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Osteoporos Int. 2014 Mar;25(3):807-19. doi: 10.1007/s00198-013-2574-4. Epub 2013 Nov 22.

Risks and benefits of percutaneous vertebroplasty or kyphoplasty in the management of osteoporotic vertebral fractures.

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  • 1Center of Bone Diseases-Bone and Joint Department, Lausanne University Hospital, Av Pierre-Decker, 4, 1011, Lausanne, Switzerland,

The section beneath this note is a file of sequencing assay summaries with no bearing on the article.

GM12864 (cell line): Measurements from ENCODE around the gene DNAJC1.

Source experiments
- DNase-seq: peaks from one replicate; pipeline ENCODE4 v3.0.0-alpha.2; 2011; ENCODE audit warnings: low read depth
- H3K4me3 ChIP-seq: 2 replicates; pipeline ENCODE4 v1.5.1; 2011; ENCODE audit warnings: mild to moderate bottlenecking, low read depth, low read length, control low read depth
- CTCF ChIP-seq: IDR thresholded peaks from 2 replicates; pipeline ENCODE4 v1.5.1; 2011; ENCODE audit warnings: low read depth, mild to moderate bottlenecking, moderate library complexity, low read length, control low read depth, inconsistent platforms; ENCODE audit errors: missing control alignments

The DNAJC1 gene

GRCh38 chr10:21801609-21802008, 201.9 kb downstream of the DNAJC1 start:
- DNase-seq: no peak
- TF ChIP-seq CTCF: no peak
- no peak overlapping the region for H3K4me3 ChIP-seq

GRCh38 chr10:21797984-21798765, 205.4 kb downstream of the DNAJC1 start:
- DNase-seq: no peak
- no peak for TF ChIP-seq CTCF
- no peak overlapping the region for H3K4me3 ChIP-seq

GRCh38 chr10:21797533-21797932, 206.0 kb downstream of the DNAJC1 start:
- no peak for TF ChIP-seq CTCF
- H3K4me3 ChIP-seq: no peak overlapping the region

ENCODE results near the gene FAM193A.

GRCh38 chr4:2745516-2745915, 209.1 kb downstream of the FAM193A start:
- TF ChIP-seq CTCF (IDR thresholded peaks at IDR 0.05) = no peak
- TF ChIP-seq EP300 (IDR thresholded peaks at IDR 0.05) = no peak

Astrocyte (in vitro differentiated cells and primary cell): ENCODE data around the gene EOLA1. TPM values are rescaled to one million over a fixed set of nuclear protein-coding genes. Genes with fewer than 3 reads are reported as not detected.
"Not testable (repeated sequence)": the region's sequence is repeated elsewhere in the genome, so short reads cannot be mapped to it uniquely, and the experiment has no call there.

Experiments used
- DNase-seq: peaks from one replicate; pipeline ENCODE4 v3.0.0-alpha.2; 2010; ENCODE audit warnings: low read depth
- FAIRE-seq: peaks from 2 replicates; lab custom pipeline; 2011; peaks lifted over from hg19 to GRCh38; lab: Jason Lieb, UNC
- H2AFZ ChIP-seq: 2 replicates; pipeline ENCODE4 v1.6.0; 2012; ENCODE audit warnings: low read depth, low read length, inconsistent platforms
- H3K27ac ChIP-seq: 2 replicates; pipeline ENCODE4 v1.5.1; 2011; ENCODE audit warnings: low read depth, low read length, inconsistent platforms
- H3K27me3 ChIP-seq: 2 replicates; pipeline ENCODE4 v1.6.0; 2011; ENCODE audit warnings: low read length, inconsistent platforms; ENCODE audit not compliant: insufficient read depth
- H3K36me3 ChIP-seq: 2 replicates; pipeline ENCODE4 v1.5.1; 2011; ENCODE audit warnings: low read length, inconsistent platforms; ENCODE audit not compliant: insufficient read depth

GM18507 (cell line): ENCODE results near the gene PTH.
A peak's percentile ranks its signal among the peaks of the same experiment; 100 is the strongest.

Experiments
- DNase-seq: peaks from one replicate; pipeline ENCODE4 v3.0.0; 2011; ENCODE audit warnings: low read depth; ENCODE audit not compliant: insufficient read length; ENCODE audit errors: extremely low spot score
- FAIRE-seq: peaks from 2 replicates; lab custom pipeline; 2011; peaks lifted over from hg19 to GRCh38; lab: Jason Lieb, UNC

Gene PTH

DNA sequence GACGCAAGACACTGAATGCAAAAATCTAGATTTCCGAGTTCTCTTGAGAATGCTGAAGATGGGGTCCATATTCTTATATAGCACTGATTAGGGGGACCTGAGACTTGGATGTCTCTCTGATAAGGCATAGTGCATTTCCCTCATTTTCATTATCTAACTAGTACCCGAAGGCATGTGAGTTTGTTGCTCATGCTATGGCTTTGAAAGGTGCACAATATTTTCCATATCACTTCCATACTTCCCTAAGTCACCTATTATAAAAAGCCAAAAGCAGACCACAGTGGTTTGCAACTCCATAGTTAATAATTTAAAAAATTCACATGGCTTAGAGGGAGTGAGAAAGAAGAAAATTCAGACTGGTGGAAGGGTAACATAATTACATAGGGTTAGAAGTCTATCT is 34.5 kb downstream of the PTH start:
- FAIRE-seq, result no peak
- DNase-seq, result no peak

Vertebral fracture (VF) is the most common osteoporotic fracture and is associated with high morbidity and mortality. Conservative treatment combining antalgic agents and rest is usually recommended for symptomatic VFs. The aim of this paper is to review the randomized controlled trials comparing the efficacy and safety of percutaneous vertebroplasty (VP) and percutaneous balloon kyphoplasty (KP) versus conservative treatment. VP and KP procedures are associated with an acceptable general safety. Although the case series investigating VP/KP have all shown an outstanding analgesic benefit, randomized controlled studies are rare and have yielded contradictory results. In several of these studies, a short-term analgesic benefit was observed, except in the prospective randomized sham-controlled studies. A long-term analgesic and functional benefit has rarely been noted. Several recent studies have shown that both VP and KP are associated with an increased risk of new VFs. These fractures are mostly VFs adjacent to the procedure, and they occur within a shorter time period than VFs in other locations. The main risk factors include the number of preexisting VFs, the number of VPs/KPs performed, age, decreased bone mineral density, and intradiscal cement leakage. It is therefore important to involve the patients to whom VP/KP is being proposed in the decision-making process. It is also essential to rapidly initiate a specific osteoporosis therapy when a VF occurs (ideally a bone anabolic treatment) so as to reduce the risk of fracture. Randomized controlled studies are necessary in order to better define the profile of patients who likely benefit the most from VP/KP.

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